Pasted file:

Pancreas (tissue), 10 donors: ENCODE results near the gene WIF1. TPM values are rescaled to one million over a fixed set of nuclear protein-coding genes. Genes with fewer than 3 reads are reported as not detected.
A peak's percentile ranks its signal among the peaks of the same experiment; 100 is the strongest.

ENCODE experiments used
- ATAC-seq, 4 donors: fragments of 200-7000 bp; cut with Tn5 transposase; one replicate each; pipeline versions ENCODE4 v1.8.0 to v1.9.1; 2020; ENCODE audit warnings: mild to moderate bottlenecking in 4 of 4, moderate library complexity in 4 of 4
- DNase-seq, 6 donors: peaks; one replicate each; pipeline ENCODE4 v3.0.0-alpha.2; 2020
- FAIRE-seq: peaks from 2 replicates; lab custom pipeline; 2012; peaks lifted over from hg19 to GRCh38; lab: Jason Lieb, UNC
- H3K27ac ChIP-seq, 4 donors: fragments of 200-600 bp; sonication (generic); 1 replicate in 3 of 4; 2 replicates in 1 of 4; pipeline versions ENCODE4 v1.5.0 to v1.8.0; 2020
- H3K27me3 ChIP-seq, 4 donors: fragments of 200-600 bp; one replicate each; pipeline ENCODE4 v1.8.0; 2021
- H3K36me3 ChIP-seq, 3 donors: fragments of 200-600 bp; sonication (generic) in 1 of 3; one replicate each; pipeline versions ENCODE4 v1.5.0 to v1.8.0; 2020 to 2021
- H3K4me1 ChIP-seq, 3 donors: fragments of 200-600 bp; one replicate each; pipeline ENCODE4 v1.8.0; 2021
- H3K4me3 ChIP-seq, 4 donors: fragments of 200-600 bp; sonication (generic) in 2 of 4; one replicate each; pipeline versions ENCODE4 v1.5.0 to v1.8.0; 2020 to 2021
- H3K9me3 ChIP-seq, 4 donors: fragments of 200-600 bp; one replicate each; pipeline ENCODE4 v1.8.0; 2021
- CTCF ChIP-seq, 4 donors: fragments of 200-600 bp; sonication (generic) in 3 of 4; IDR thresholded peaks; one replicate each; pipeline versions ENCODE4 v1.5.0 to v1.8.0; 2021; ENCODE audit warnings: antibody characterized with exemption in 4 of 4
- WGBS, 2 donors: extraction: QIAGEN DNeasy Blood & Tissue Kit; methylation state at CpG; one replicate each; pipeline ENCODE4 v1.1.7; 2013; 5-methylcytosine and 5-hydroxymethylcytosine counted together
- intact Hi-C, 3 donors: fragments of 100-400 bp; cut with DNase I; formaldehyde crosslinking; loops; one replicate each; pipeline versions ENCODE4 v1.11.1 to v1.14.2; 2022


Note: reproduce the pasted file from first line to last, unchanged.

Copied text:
Pancreas (tissue), 10 donors: ENCODE results near the gene WIF1. TPM values are rescaled to one million over a fixed set of nuclear protein-coding genes. Genes with fewer than 3 reads are reported as not detected.
A peak's percentile ranks its signal among the peaks of the same experiment; 100 is the strongest.

ENCODE experiments used
- ATAC-seq, 4 donors: fragments of 200-7000 bp; cut with Tn5 transposase; one replicate each; pipeline versions ENCODE4 v1.8.0 to v1.9.1; 2020; ENCODE audit warnings: mild to moderate bottlenecking in 4 of 4, moderate library complexity in 4 of 4
- DNase-seq, 6 donors: peaks; one replicate each; pipeline ENCODE4 v3.0.0-alpha.2; 2020
- FAIRE-seq: peaks from 2 replicates; lab custom pipeline; 2012; peaks lifted over from hg19 to GRCh38; lab: Jason Lieb, UNC
- H3K27ac ChIP-seq, 4 donors: fragments of 200-600 bp; sonication (generic); 1 replicate in 3 of 4; 2 replicates in 1 of 4; pipeline versions ENCODE4 v1.5.0 to v1.8.0; 2020
- H3K27me3 ChIP-seq, 4 donors: fragments of 200-600 bp; one replicate each; pipeline ENCODE4 v1.8.0; 2021
- H3K36me3 ChIP-seq, 3 donors: fragments of 200-600 bp; sonication (generic) in 1 of 3; one replicate each; pipeline versions ENCODE4 v1.5.0 to v1.8.0; 2020 to 2021
- H3K4me1 ChIP-seq, 3 donors: fragments of 200-600 bp; one replicate each; pipeline ENCODE4 v1.8.0; 2021
- H3K4me3 ChIP-seq, 4 donors: fragments of 200-600 bp; sonication (generic) in 2 of 4; one replicate each; pipeline versions ENCODE4 v1.5.0 to v1.8.0; 2020 to 2021
- H3K9me3 ChIP-seq, 4 donors: fragments of 200-600 bp; one replicate each; pipeline ENCODE4 v1.8.0; 2021
- CTCF ChIP-seq, 4 donors: fragments of 200-600 bp; sonication (generic) in 3 of 4; IDR thresholded peaks; one replicate each; pipeline versions ENCODE4 v1.5.0 to v1.8.0; 2021; ENCODE audit warnings: antibody characterized with exemption in 4 of 4
- WGBS, 2 donors: extraction: QIAGEN DNeasy Blood & Tissue Kit; methylation state at CpG; one replicate each; pipeline ENCODE4 v1.1.7; 2013; 5-methylcytosine and 5-hydroxymethylcytosine counted together
- intact Hi-C, 3 donors: fragments of 100-400 bp; cut with DNase I; formaldehyde crosslinking; loops; one replicate each; pipeline versions ENCODE4 v1.11.1 to v1.14.2; 2022